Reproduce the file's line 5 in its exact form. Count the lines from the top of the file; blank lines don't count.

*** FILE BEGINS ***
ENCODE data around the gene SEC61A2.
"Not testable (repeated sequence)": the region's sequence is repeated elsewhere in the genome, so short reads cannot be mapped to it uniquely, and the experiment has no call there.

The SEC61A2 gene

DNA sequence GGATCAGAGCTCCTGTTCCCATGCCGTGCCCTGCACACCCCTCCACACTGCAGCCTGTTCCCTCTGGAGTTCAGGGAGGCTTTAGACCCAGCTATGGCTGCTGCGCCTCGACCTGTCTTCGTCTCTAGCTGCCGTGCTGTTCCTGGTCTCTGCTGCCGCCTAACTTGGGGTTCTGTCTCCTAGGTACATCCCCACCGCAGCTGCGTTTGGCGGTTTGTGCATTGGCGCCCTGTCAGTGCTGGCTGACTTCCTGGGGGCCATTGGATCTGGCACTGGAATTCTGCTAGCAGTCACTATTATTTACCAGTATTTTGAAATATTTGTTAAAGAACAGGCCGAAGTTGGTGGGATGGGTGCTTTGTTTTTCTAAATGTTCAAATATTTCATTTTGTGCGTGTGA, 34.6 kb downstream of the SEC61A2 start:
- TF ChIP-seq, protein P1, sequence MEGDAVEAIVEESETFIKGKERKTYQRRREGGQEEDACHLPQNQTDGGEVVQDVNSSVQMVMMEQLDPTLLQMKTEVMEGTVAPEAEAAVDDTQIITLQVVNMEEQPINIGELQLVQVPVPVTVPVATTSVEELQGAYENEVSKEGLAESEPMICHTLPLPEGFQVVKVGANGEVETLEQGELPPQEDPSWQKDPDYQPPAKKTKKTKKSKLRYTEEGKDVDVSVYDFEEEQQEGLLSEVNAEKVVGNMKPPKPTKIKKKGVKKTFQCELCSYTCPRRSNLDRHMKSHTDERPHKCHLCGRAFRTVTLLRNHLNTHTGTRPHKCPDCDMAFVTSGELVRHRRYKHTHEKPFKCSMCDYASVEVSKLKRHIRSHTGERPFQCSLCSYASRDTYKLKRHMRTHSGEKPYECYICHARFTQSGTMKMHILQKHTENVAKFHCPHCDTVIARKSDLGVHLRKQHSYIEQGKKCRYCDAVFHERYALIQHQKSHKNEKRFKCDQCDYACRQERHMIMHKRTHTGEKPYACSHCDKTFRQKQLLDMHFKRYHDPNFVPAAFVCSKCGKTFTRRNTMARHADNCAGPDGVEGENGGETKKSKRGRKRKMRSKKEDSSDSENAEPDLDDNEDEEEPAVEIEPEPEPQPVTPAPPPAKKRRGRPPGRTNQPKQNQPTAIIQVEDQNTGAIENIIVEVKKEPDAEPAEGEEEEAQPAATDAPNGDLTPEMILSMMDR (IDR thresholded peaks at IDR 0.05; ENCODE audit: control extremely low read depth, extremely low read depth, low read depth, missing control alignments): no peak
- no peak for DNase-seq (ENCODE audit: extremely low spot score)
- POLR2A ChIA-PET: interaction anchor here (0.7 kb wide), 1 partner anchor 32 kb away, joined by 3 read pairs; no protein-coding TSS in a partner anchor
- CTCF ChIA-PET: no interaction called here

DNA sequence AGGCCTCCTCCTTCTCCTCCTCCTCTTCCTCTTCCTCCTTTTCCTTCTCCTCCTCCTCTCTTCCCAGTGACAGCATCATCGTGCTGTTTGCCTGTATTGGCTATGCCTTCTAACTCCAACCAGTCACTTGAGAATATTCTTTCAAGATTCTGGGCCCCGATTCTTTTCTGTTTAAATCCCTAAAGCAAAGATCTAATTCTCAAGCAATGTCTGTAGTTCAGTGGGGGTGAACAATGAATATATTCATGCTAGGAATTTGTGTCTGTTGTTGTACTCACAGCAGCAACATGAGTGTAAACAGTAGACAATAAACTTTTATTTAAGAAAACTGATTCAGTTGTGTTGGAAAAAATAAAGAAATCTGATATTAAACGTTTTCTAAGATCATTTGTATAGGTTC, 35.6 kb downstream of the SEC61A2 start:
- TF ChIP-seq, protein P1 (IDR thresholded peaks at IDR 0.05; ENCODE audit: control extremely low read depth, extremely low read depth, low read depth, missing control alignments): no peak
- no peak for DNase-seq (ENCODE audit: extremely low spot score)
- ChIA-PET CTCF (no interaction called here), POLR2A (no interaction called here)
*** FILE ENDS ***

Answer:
- TF ChIP-seq, protein P1, sequence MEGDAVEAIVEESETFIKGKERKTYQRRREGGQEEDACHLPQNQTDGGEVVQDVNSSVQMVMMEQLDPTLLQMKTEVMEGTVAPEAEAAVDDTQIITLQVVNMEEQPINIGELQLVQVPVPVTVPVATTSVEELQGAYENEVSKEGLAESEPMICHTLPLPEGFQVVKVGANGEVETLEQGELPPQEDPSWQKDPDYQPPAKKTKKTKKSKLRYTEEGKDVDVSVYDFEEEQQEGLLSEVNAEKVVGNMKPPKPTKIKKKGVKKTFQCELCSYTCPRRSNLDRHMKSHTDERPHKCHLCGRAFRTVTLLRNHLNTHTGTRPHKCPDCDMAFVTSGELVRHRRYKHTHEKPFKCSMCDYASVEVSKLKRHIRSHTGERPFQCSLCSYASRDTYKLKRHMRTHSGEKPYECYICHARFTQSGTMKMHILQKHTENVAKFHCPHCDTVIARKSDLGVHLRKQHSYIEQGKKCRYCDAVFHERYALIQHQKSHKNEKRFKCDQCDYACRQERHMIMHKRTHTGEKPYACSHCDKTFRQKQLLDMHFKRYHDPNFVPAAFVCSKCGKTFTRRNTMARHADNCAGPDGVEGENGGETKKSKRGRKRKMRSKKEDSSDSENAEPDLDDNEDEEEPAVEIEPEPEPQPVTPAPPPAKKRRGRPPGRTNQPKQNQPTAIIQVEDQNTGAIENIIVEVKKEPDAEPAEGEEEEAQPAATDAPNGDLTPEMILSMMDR (IDR thresholded peaks at IDR 0.05; ENCODE audit: control extremely low read depth, extremely low read depth, low read depth, missing control alignments): no peak